He died on February 1, 2000 at the Walker Methodist Health Center in Minneapolis.cite news |first= |last= |authorlink= |coauthors= |title=Frederick Vanderbilt Field, Wealthy Leftist, Dies at 94 |url=,%20E |quote=Frederick Vanderbilt Field, who supported Communist causes in the 1930's, 40's and 50's and was once described as "the Reds' pet blueblood," died Feb. 1 at the Walker Methodist Health Center in Minneapolis. |publisher=New York Times |date=February 7, 2000 |accessdate=2008-05-11 ]

FBI allegations

* Founder and Editorial Board Chairman of "Amerasia", whose editor, Philip Jaffe, pleaded guilty to "conspiracy to embezzle, steal and purloin" government property after Office of Strategic Services (OSS) and FBI investigators found hundreds of government documents — many labeled "secret," "top secret," or "confidential" — in the magazine's offices. [Harvey Klehr and Ronald Radosh, "The Amerasia Spy Case: Prelude to McCarthyism" (Chapel Hill: The University of North Carolina Press, 1996) ISBN 0-8078-2245-0, p. 131]
* Guest editor of (and weekly columnist in) the "Daily Worker", the official newspaper of the Communist Party
* Assistant editor of "New Masses", identified by one scholar as the "semi-official spokesman of Communist letters" [James Burkhart Gilbert, " [,M1 Writers and Partisans: A History of Literary Radicalism in America] " (New York: Columbia University Press, 1992) ISBN 0231082541, p. 106]
* Executive Vice-President of the Council for Pan American Democracy, which John Dewey's Committee for Cultural Freedom alleged in 1940 was under "outright communist control" [Eugene Lyons, "The Red Decade: The Stalinist Penetration of America" (Indianapolis: The Bobbs Merill Company, 1941), p. 376]
* Provisional secretary of the Board of Directors for the Jefferson School for Social Science, which was, according to Harry Magdoff's magazine, "sponsored by the Communist Party" [John J. Simon, " [ Notes from the Editors] ," "Monthly Review", Volume 51, Number 5 (October 1999)]
* Executive secretary of American Peace Mobilization (APM), designated a Communist front group by United States Attorney General Tom C. Clark on the Attorney General's List of Subversive Organizations for 1948, as directed by President Harry S. Truman’s Executive Order 9835, and which, according to Field himself, "came into existence through Communist Party initiative." [Frederick Vanderbilt Field, "From Right to Left: An Autobiography" (Westport, Conn.: L. Hill, 1983) ISBN 978-1859845271, p.186]
* Co-Chairman of the Citizens Nonpartisan Committee for the Election of Ben Davis, Jr., Communist Party candidate for New York City Council
* Secretary of the Research Committee of the Institute for Pacific Relations (IPR)
* Executive secretary of the American Council of the IPR.
* Field also served as secretary of the bail fund of the Civil Rights Congress, another organization designated a Communist front by the attorney general.According to Georgetown University Professor Carroll Quigley, Field was also an officer of what Quigley alleged was a "Communist-front organization, the Trade Union Services, Incorporated, of New York City." [Carroll Quigley, "Tragedy and Hope: A History of the World in Our Time" (New York: Macmillan Company, 1966) ISBN 0-945001-10-X, p. 944]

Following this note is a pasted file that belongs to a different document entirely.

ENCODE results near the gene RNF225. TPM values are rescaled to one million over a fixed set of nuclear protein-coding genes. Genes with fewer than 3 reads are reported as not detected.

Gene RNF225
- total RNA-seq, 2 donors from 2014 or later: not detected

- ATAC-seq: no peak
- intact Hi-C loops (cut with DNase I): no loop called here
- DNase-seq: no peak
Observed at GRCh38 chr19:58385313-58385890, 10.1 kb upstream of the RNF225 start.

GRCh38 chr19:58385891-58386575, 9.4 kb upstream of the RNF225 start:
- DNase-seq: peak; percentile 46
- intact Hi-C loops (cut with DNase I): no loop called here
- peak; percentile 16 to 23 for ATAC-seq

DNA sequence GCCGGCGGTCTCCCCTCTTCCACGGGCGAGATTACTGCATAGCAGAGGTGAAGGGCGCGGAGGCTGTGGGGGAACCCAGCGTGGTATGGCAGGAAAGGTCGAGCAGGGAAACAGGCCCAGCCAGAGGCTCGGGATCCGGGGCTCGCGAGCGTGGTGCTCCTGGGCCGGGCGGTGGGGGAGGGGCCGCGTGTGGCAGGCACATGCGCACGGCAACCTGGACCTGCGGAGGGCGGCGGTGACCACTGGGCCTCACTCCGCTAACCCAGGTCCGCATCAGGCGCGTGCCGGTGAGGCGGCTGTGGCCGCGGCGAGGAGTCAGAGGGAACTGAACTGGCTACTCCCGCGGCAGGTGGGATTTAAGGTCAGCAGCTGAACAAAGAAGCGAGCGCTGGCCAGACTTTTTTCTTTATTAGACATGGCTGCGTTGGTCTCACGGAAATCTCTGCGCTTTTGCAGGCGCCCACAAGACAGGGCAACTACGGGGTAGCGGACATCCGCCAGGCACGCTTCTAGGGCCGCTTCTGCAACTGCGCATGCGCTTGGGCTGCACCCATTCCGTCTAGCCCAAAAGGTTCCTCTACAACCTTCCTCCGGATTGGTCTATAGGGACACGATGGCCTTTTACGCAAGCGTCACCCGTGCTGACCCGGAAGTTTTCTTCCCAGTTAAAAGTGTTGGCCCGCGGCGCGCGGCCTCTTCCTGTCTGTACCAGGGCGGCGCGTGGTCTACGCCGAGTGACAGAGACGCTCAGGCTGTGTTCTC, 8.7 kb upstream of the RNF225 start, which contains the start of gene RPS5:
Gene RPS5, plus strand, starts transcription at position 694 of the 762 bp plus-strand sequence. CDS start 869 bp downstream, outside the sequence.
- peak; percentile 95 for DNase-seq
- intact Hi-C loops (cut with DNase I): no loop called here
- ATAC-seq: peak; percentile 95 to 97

A prominent figure in the Silvermaster files detailing widespread communist and Soviet efforts to penetrate and illegally influence the US government.

His mother, Lila Vanderbilt Sloane Field, was a great-granddaughter of Cornelius Vanderbilt.

Field "slavishly followed the party line." Soviet dictator Josef "Stalin was infallible," he wrote. " [A] ll my Communist surroundings told me so. So was [American Communist Party Secretary Earl] Browder, although on a lower level of sanctity, and so were the other CP [Communist Party] leaders." [Herbert Romerstein and Eric Breindel, " [,M1 The Venona Secrets] " (Washington: Regnery Publishing, 2001) ISBN 0895262258, p. 57] At a time when other erstwhile loyal friends of the Soviet Union were becoming disillusioned by Stalin's Great Purge, Field defended the bloody Moscow show trials, saying, "because Comrade Stalin says so, we have to believe the trials are just." [Robert Sherrill, " [ Op. cit.] "]

Further reading

* Frederick Vanderbilt Field, "From Right to Left: An Autobiography" (Westport, Conn.: L. Hill, 1983). vii, 321p.
*FBI Silvermaster File
*Whittaker Chambers, "Witness" (New York: Random House, 1952), 382;
*Scheidt to Director, 31 January 1947, [ FBI Silvermaster file] (FBI file 65-56402), serial 1976
* [ FBI Silvermaster file] (PDF format pg. 67) pg. 335 in original
* [ FBI Silvermaster file] (PDF format pgs. 58, 60) pgs. 457, 459 in original
*Alexander Vassiliev, "Untitled Notes on Anatoly Gorsky’s December 1948 Memo on the Failed American Networks" (2003)